Anger Management and Domestic Violence Services
Services, LCSW, PC
Clinical Associates Counseling Services, LCSW, PC
CACS serves the function of providing Anger Management and Domestic Violence Services for clients that require this form of treatment. Clients for the most part are Court Mandated or referred by an Adjunct connected with the Courts or with Corrections, Parole or Probation. Some clients may come through self-referral by friends, spouses, family or attorney.
The function of CACS is to provide competent treatment for the anger and domestic violence conditions that present themselves in the Court systems and are mandated into a treatment environment. Currently treatment available for these cases in New York and its surround is ineffective. There is no treatment strategy or method to measure improvement. Mandated cases are required to sit in a class room with other cases while being subjected to teachings about anger management and domestic abuse. There is no formal therapy or treatment required for these cases. Often the classes segue into racial discussions and police related issues. As a result there is a high rate of recidivism and sometimes [these poorly treated conditions can lead] to serious exacerbated consequences that border upon or effect homicide. The problem is that we are dealing with a Fighting Addiction. Unless this is identified, treatment results are questionable.
CACS also takes into account that anger management and domestic violence cases frequently involve a dual diagnostic picture. In addition to the diagnostic categories of Disruptive, Impulse-control, and Conduct Disorders [DSM IV: 219] we also have Substance Related and Addictive Disorders [DSM IV: 227]. Ergo many of these cases involve serious chemical addictions. It is our belief that the anger management or domestic violence problems cannot be treated effectively unless the addiction is treated first or simultaneously. For this reason we work directly with AA and other addiction recovery methods in tandem with the treatment process. Point: There is no chance of symptom relief [the ability to manage and neutralize primitive rage] unless the client is in sobriety during the treatment process.
The theory behind this is simple: as long as there is an addiction, something in the client’s personality is being anesthetized, most probably trauma. We will not be able to do therapy with the client if only part of their personality is present. It is necessary to observe the psychological structures that emerge out of the anesthesia created by the chemical addiction in order to effectively treat the whole person. Attempting Anger Management without this criteria is futile.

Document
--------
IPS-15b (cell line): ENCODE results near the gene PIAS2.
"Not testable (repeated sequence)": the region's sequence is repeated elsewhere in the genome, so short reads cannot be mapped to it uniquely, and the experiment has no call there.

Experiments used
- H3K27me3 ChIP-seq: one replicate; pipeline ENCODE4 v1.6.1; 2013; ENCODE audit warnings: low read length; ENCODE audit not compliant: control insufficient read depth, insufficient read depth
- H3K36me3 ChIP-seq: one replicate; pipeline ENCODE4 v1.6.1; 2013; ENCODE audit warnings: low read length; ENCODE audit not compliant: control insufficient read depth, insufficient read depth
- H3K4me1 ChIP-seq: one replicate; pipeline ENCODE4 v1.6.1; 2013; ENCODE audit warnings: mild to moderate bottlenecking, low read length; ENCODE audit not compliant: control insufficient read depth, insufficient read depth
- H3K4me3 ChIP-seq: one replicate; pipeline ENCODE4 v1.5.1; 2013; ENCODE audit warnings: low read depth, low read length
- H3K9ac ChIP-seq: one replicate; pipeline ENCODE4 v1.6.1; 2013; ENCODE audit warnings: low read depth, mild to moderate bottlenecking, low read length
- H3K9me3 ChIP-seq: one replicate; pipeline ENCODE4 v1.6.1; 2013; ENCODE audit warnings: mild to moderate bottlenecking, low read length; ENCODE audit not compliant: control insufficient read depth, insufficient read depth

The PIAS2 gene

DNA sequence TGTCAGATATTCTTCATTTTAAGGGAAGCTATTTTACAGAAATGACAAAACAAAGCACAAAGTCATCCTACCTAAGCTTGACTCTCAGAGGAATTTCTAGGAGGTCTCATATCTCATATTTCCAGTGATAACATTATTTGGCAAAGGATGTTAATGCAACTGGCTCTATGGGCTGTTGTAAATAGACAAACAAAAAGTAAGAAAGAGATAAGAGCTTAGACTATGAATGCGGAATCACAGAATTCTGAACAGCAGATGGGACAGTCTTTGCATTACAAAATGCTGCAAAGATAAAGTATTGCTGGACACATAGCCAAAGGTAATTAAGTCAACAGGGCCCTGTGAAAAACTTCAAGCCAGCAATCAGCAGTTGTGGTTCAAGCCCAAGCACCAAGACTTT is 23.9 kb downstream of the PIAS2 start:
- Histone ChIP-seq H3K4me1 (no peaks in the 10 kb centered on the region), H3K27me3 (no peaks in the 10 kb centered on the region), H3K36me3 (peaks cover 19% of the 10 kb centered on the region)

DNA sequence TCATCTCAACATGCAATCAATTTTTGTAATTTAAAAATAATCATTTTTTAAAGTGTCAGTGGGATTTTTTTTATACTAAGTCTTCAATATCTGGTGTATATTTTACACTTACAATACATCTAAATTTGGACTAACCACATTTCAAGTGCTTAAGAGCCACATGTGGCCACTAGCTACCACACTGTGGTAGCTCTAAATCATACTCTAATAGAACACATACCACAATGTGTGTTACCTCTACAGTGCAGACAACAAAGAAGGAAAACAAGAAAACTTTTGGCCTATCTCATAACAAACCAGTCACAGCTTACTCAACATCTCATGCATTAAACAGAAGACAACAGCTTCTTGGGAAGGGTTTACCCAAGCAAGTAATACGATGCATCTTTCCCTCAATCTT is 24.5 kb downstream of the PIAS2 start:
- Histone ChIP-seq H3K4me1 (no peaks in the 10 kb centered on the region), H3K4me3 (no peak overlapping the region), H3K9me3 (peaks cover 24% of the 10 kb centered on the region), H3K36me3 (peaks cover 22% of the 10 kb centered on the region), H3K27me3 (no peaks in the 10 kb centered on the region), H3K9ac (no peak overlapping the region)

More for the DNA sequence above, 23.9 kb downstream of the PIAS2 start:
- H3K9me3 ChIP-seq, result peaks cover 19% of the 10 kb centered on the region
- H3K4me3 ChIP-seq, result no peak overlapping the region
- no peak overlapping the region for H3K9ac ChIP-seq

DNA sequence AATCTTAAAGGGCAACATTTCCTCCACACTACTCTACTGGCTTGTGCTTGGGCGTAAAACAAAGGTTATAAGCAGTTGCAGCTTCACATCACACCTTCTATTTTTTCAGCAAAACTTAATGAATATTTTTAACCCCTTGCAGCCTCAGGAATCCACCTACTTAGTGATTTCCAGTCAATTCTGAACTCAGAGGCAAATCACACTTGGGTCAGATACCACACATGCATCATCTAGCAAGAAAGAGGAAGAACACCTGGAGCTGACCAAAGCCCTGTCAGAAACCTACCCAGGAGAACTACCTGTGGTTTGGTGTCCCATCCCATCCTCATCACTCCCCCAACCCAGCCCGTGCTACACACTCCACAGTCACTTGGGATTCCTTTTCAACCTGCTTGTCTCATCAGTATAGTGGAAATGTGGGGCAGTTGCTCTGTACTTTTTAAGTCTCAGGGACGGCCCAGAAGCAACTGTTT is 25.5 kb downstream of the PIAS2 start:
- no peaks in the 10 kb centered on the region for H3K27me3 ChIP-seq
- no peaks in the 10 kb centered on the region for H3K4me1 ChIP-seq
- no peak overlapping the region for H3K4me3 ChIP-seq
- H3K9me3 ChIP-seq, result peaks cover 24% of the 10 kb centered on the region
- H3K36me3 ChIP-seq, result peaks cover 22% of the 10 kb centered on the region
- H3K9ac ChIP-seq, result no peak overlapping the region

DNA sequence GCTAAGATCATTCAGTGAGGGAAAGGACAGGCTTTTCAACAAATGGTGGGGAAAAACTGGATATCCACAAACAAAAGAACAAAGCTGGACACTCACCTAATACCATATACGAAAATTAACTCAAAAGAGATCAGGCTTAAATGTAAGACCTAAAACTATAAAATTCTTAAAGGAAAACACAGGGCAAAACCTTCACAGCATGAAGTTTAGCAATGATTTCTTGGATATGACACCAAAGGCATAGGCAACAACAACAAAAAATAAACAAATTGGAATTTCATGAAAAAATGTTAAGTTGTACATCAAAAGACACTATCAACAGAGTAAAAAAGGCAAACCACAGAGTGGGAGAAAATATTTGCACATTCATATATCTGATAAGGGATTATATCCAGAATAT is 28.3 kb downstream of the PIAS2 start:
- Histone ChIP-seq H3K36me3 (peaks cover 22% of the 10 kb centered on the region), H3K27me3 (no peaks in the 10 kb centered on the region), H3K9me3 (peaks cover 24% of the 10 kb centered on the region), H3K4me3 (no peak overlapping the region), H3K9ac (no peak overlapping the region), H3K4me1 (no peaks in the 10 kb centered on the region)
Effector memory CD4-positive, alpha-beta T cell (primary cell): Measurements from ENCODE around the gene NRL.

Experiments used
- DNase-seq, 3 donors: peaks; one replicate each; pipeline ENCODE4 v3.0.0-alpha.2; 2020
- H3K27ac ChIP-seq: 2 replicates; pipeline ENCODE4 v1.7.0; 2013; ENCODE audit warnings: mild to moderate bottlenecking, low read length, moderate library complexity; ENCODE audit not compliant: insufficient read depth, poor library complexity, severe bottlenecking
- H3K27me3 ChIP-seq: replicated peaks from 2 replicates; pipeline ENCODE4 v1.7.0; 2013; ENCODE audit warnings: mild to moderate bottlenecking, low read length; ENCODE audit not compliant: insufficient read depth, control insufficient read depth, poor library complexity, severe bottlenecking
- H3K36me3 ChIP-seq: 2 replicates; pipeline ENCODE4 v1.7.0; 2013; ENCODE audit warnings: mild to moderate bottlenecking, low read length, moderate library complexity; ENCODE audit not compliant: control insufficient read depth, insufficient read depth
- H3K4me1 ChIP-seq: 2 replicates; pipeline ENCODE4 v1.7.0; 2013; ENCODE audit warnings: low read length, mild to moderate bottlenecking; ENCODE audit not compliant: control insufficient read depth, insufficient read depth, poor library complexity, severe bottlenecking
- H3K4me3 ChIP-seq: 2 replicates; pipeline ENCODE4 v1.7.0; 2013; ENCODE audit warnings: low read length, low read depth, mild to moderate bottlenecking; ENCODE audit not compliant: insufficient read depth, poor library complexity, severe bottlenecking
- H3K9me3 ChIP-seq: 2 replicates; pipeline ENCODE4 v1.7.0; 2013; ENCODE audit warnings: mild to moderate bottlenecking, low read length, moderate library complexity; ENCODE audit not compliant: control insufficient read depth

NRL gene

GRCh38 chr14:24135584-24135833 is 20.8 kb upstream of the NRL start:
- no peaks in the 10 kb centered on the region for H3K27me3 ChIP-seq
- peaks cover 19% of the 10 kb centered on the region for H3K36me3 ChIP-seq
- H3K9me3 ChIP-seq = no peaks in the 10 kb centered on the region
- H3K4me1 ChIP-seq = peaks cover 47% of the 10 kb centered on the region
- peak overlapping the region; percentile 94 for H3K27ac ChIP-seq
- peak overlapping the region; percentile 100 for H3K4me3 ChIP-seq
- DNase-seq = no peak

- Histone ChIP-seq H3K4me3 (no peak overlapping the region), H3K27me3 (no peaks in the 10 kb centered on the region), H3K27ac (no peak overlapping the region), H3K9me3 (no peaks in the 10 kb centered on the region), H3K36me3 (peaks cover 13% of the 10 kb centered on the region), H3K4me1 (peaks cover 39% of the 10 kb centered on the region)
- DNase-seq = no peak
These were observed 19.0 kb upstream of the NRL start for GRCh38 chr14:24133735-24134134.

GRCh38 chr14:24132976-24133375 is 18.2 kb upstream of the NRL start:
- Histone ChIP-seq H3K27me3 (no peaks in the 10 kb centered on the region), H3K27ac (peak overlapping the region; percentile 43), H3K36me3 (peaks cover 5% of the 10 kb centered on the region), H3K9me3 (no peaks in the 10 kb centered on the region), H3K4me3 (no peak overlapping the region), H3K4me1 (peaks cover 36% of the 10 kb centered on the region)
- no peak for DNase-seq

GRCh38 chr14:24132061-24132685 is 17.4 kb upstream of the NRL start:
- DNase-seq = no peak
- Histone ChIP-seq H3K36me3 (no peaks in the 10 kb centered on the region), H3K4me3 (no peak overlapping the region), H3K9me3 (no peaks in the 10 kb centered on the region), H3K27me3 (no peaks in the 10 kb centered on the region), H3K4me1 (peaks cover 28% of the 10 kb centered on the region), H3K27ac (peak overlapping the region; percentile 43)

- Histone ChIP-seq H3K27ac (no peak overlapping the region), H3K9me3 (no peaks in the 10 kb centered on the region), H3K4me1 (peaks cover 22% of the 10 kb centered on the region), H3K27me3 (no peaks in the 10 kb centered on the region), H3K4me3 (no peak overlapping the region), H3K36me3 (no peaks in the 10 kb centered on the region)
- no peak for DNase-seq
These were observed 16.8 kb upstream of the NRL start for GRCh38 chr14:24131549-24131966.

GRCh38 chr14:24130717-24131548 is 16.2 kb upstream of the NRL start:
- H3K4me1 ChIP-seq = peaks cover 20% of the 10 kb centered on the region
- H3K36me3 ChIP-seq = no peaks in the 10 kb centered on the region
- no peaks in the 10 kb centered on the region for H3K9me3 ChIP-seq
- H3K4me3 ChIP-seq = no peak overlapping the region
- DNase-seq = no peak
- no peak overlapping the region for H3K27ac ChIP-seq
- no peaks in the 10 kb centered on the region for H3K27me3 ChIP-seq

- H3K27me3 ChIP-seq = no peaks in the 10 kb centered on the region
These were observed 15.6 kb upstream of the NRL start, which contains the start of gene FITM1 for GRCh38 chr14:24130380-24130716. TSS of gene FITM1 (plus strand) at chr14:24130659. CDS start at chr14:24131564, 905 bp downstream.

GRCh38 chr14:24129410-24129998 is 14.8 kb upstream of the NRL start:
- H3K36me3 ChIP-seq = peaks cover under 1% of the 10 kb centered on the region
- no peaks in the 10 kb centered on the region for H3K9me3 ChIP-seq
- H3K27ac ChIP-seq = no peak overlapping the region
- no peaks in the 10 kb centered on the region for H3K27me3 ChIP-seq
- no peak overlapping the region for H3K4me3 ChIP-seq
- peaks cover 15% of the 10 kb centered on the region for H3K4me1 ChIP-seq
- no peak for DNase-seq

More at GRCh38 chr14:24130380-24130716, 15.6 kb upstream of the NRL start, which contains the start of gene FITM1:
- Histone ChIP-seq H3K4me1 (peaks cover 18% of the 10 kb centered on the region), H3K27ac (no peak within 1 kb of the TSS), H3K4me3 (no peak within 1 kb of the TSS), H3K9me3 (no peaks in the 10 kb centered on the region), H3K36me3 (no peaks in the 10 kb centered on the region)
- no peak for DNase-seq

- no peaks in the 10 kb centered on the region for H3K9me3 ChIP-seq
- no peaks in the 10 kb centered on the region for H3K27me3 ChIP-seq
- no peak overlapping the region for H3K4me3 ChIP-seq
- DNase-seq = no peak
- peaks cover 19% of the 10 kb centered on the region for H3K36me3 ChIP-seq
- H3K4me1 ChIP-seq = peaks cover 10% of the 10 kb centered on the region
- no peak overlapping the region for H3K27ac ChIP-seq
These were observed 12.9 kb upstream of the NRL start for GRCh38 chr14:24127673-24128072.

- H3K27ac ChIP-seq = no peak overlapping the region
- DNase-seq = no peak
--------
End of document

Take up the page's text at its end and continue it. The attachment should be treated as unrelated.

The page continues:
Fighting Addictions As Cause
What is a fighting addiction. This is a term developed by Michael Fischman, MA, MSW, LCSW-R, CGP, DVS I, CAMS II, the founder of CACS. A fighting addiction is a compulsion to fight, developed on the basis of internalized experiences with trauma-related events that befall the subject during formative years. For example: a child that observes his parents involved in continuous domestic violence. These events become internalized into the unconscious mind and act like a program in a computer. Soon the traumatized individual begins to act out these behaviors with others in his/her life as if it were a script.
In addition to the internalization of these traumatic experiences, there are also chemical factors involved. During heights of anger arousal, the chemical cortisol is released along with adrenalin. These chemicals likewise become addictive and play a significant role in the complex arrangement of chemical and unconscious internalizations of the trauma moments.
How does the process of treatment work
Through our method we get to the ‘root’ of the problem. Only through reaching ‘cause’ can the condition be modified permanently. Through evidence based protocol the client is carefully diagnosed. After it is clear what is causing the problem, the client is then carefully apprised of ‘cause’ and then told how the problem can be remediated and what is required to reach this level. Soon thereafter the client will enter Individual therapy with a CACS therapist who will refine the diagnostic picture and proceed with treatment. When the client is deemed ‘ready’ he/she will be referred to group treatment.